Opinion

The Great Debate

Germany risks zombie banks

July 2, 2009

Margaret Doyle– Margaret Doyle is a Reuters columnist. The opinions expressed are her own –

Germany’s politicians seem to have rescued their bad bank. Pushing back the valuation date for toxic assets to before the Lehman collapse has made it more likely that banks will consign their dud investments to the voluntary scheme.

It had looked as if the banks might simply boycott it. However, while the government has scored a political goal, it is no closer to its aim of boosting lending to a credit-starved German economy.
The essence of the scheme is that banks will be able to transfer some 250 billion euros of toxic assets into “eine Bad Bank”. In exchange they receive government-backed paper that they can count towards regulatory capital.

In principle this will raise their lending capacity. However, because the Germans do not want to reward reckless banks, the banks will pay an annual fee to participate, and will be liable for any shortfall at the end of the scheme. In other words, there is no fundamental risk transfer from the banks and the uncertainty about their eventual liability remains.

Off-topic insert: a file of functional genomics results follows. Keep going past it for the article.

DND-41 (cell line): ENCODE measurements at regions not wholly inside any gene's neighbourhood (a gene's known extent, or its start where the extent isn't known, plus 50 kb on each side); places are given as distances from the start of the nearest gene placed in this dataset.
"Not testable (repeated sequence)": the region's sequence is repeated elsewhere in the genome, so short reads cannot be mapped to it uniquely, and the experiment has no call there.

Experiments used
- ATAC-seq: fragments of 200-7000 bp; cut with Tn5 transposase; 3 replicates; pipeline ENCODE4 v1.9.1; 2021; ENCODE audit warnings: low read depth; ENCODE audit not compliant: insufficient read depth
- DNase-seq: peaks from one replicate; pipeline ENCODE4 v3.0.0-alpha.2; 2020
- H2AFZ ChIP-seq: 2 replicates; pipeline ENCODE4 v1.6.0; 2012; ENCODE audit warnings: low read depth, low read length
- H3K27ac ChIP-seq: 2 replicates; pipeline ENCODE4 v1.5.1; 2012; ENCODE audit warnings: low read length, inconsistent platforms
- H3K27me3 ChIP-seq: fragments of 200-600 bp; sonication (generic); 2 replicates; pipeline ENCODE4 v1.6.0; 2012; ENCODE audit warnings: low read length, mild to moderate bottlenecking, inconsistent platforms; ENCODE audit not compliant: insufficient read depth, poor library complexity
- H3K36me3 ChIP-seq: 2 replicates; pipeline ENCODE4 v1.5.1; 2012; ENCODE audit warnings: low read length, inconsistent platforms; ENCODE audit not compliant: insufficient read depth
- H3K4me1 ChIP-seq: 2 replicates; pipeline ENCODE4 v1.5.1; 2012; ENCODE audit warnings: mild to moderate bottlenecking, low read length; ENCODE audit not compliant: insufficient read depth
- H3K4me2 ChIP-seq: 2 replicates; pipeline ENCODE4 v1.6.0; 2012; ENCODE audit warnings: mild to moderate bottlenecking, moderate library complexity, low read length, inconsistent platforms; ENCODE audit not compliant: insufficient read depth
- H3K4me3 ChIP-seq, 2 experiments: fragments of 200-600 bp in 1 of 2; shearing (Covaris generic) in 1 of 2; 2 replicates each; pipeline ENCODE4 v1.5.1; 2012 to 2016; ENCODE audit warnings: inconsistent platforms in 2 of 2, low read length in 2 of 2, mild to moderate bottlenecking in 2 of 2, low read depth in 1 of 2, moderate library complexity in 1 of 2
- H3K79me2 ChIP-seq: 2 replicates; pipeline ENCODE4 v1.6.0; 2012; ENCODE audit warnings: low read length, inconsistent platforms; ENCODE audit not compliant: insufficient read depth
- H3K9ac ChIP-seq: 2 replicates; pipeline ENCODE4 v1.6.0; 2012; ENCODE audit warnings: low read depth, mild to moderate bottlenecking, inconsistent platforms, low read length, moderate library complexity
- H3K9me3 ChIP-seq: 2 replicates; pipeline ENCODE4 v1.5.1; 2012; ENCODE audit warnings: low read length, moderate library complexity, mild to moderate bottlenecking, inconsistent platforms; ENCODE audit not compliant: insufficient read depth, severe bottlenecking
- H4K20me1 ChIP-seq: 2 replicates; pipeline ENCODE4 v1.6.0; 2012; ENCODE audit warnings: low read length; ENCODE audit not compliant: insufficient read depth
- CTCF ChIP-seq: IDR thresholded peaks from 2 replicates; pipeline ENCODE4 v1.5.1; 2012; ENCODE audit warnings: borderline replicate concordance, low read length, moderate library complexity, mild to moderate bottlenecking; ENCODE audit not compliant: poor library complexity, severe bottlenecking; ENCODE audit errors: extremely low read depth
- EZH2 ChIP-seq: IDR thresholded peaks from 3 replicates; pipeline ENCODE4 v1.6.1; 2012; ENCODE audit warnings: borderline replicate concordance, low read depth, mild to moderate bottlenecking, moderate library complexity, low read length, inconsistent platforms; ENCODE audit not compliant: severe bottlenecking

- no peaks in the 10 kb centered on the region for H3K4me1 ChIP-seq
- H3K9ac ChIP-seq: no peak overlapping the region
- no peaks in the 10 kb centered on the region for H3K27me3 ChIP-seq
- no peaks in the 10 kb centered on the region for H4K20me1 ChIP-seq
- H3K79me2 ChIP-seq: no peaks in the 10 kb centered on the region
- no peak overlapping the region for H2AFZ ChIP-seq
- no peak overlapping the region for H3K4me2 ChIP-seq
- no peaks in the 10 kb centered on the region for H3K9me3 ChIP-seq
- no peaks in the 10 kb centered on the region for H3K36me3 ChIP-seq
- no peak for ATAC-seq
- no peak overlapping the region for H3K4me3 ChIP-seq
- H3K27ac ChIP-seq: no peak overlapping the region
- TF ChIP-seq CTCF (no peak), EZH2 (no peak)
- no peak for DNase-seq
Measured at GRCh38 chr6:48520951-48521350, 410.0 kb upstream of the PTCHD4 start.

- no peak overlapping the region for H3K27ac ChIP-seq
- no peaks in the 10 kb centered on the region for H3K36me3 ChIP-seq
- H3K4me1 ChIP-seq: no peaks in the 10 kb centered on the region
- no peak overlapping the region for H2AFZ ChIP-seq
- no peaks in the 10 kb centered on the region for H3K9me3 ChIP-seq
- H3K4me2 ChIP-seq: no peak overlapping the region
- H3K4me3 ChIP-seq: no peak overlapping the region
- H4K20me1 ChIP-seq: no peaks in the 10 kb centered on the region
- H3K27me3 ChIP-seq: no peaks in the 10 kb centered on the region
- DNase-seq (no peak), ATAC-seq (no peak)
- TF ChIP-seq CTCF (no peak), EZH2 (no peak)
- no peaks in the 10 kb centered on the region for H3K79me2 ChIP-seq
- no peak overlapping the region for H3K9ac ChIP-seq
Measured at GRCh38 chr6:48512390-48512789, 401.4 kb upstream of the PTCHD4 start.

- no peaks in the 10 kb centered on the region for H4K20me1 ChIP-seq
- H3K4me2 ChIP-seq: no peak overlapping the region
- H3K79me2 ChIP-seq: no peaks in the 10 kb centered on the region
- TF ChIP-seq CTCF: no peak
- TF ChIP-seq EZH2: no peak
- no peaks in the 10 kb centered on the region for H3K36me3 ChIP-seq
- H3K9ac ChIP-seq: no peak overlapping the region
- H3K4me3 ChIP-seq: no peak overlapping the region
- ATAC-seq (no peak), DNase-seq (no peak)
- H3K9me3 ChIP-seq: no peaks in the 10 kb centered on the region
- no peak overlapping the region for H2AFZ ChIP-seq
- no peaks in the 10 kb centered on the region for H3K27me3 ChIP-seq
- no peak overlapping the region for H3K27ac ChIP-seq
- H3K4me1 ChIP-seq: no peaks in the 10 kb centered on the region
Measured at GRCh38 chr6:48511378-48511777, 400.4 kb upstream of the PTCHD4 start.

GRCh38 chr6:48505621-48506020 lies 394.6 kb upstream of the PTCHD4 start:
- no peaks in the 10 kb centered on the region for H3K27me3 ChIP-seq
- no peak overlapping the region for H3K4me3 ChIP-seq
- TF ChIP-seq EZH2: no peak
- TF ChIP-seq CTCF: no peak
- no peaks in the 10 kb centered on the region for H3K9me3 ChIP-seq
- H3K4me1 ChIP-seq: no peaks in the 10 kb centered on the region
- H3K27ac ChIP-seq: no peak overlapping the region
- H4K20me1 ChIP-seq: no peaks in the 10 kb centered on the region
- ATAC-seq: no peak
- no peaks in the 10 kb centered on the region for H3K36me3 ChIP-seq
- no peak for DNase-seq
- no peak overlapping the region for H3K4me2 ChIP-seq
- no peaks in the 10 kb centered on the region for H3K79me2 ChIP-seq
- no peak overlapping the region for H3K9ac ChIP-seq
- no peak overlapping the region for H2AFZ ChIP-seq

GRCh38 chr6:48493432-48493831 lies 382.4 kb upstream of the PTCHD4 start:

The breakthrough this week is that the government has pushed the valuation back to before the collapse of Lehman last autumn — when valuations were much higher.

One of the perverse effects of the revision is that some banks may enjoy a gain on the value of their impaired bonds because they have already been written down. This explains why shares in Commerzbank jumped by almost 20 percent when the news emerged on July 1.

However, like the original plan, the amendment is simply a sleight of hand. The government is still putting no cash into the scheme. The German public is dead against bailing out reckless banks, and the government, mindful of September’s general election, is in no mood to trifle with voters.

All that this plan does is to buy the banks time. Indeed, by giving the banks a higher starting value, the government is increasing the annual charge that banks will have to pay.

The risk is that banks will behave according to this economic reality rather than to the accounting and regulatory fiction conjured up by the government. Under pressure from shareholders to return to health, they may shrink their balance sheets and curtail lending.

Merkel may have succeeded in avoiding a bailout of Finanzplatz Deutschland for now, but perhaps at the cost of financing Deutschland AG.

(Additional reporting by Paul Taylor)
(Editing by David Evans)

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